Kyle Peters, who is our lead designer at Passion Passport, has a particular affection for locomotives. He grew up in Portland, OR, and his family regularly climbed aboard Amtrak trains to journey across the country to visit relatives, and for summer adventures.
My romance for steel wheels first came alive as a junior through timeless stories like The Little Engine that Could and Thomas The Tank Engine, epics of the sort that inspired me to overcome obstacles and created a magical association to trains.
Kyle has been living in San Francisco for over three years, and had been dreaming of making the journey up to Truckee and Tahoe area by train. When the opportunity arose, we arranged to cross the Golden State as a team.
We crossed the Bay early on a Friday morning to Emeryville, terminus of the California Zephyr. It would be five hours up to Truckee, near the fabled Donner Pass, but time compressed as we rolled out of the station and landscape succeeded landscape. The journey began with views of beautiful waterways, fields of crops, and suburban boxed homes as the train progressed North towards Sacramento. Eventually, it turned from workaday to mesmerizing as our train gracefully banked upward, as verdant forest and rocky landscapes emerged. By the time we crossed through the Tahoe National Forest, we were mesmerized. All the while, Kyle regaled me with stories of childhood journeys, games played with his family and new friends in the observation car, and quirky characters who included his own relatives.
A couple hours into our journey, we negotiated the Emigrant Gap, the greatest rail drop in the United States, where once pioneer wagons were lowered by ropes to the valley floor. Our own journey was significantly more comfortable than that of our forebears, but dramatic enough to produce waves of gasps throughout the observation car. Onward we rolled to reach Donner Pass, on a stretch elevated above the crystal waters of Donner Lake, and, finally, our destination, the historic town of Truckee, where we bid farewell to passengers heading onward.
Truckee station is in the middle of the old town. The surrounding area is known for its offerings of active pastimes, but there are surprises just a stroll away from where you detrain. The main street is a hubbub of restaurants, an art gallery, boutiques, and shops with nice touches like goods made by local artisans or antique letterpresses.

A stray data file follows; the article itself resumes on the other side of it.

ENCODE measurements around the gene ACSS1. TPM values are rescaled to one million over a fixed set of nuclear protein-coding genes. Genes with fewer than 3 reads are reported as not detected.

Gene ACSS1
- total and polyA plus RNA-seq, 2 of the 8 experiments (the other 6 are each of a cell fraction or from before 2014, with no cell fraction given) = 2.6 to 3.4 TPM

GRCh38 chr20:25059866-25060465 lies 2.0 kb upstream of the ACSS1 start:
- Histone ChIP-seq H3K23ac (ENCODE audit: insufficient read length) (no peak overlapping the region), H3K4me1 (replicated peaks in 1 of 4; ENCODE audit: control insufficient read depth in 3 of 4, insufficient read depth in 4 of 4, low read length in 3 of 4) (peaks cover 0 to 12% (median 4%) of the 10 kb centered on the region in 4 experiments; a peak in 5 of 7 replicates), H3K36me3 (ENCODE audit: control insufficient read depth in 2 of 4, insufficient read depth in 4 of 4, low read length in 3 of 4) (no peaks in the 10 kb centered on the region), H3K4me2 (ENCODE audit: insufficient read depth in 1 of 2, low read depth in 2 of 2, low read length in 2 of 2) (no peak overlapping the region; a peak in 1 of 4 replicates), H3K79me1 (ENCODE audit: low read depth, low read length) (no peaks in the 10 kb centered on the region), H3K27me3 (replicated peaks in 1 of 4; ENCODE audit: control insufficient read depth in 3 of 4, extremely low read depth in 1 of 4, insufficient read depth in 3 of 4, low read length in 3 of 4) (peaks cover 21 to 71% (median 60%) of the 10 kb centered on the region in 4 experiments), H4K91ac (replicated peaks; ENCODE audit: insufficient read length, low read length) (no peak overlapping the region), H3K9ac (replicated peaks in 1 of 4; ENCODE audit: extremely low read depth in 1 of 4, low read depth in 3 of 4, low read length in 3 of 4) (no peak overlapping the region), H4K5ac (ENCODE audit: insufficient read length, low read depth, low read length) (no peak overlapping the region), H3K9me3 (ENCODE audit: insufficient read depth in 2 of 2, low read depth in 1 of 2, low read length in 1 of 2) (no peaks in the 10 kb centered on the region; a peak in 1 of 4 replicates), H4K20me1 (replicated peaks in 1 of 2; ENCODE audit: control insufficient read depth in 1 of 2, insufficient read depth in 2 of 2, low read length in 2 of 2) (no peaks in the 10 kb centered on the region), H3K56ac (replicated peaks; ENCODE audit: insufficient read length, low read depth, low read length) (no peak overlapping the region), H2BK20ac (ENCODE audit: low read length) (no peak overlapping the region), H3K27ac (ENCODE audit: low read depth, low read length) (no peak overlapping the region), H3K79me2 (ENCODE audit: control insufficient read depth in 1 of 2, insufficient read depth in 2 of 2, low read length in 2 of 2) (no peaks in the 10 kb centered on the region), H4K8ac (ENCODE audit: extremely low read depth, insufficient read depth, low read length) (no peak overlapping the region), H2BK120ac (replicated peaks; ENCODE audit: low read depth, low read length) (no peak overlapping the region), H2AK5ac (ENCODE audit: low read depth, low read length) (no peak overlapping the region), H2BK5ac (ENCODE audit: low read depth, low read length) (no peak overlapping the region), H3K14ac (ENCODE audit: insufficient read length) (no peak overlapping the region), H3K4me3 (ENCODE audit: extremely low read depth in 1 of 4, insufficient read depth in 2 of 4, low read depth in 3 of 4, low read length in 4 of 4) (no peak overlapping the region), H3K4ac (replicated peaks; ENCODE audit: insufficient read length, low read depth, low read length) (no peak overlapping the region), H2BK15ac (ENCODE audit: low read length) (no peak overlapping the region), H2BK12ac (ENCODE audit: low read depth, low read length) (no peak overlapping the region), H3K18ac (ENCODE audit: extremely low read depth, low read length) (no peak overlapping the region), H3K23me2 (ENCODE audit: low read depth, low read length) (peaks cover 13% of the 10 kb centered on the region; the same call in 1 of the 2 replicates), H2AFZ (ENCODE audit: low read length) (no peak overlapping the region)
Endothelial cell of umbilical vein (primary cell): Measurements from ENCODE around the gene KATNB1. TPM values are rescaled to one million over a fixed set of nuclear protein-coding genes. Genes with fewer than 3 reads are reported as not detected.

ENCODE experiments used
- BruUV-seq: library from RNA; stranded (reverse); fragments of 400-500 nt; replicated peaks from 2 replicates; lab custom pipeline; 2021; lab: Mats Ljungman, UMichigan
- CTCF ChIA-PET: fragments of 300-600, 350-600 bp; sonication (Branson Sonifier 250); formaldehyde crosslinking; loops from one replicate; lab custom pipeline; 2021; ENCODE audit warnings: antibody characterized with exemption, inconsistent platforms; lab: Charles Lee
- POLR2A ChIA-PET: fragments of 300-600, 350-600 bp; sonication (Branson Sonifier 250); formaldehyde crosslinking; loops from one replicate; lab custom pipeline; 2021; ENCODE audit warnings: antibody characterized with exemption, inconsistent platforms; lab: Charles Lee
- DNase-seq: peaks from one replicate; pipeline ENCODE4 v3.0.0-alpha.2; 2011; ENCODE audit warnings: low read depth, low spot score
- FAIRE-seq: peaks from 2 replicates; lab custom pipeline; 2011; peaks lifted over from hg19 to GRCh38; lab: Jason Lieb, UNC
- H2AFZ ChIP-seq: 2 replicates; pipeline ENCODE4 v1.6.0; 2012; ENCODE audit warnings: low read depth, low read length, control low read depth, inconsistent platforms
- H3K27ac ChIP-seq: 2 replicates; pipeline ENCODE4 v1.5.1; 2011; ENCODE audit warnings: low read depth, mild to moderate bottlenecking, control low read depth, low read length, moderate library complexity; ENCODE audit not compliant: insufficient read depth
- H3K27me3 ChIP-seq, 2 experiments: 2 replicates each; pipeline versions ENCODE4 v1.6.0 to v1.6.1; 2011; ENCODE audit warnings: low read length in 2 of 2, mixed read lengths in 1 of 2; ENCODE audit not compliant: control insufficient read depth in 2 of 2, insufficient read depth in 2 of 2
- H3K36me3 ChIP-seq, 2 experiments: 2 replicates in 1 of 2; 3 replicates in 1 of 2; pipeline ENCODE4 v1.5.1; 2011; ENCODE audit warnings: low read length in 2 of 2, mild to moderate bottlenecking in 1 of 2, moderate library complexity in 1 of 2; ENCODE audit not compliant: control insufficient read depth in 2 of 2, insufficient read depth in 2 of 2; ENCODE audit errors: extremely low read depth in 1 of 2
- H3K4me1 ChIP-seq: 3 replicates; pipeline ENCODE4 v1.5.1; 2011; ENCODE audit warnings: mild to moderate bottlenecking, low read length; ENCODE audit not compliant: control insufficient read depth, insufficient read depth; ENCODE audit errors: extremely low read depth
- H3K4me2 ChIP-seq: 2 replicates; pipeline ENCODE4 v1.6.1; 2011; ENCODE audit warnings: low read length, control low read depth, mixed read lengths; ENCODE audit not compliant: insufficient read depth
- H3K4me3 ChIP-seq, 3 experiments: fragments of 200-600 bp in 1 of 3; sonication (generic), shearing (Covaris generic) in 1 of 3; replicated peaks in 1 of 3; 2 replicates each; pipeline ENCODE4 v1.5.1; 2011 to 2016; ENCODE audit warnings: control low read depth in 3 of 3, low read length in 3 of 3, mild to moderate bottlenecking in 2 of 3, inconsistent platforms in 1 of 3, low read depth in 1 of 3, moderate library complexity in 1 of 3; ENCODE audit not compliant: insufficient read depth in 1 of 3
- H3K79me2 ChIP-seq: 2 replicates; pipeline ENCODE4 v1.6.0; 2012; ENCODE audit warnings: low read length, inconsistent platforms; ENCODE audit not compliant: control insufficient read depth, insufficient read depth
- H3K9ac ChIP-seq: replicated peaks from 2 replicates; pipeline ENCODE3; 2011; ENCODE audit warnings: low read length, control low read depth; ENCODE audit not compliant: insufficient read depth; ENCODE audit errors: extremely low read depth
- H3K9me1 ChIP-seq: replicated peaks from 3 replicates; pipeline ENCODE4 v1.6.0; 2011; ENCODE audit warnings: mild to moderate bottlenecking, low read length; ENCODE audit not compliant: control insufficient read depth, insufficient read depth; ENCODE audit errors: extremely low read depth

We met up with our friend Will—also in the area for the weekend—and headed to Coffeebar, reputed as the best place to find a good cup of joe. We picked up some lunch and caffeine (if you stop by, make sure to order the beet salad) before we headed North to Independence Lake. On a clear July day, the sun beat down on us and everyone in the car was riddled with excitement. We couldn’t get to the lake soon enough. Since it was a weekend and close to sunset, we anticipated that the lake would be packed with visitors, but to our surprise we discovered a pristine lake surrounded by mountains and devoid of visitors. After an hour or so, and many excited (yet chilly) moments swimming in the lake, the three of us spent the remaining sunlight hours staring at the incredible vista, a superb way to end our first day in Truckee. We stayed in the area for a memorable weekend of camping, swimming, and outdoor activity.
Independence Lake is just one of plenty of magnificent options in the area for a swim or a lazy afternoon in the sun. Just South of Truckee there is Donner Lake, a half hour drive away the famed Lake Tahoe awaits, and there are other small lakes that will enchant you as well. While we chose Independence Lake as the focal point for our trip, the area around Truckee is filled with fantastic options. And if swimming isn’t your cup of tea, I’d recommend scoping out one of the area’s many hiking or mountain biking trails, or even venturing over to Squaw Valley, site of the 1960 Olympics.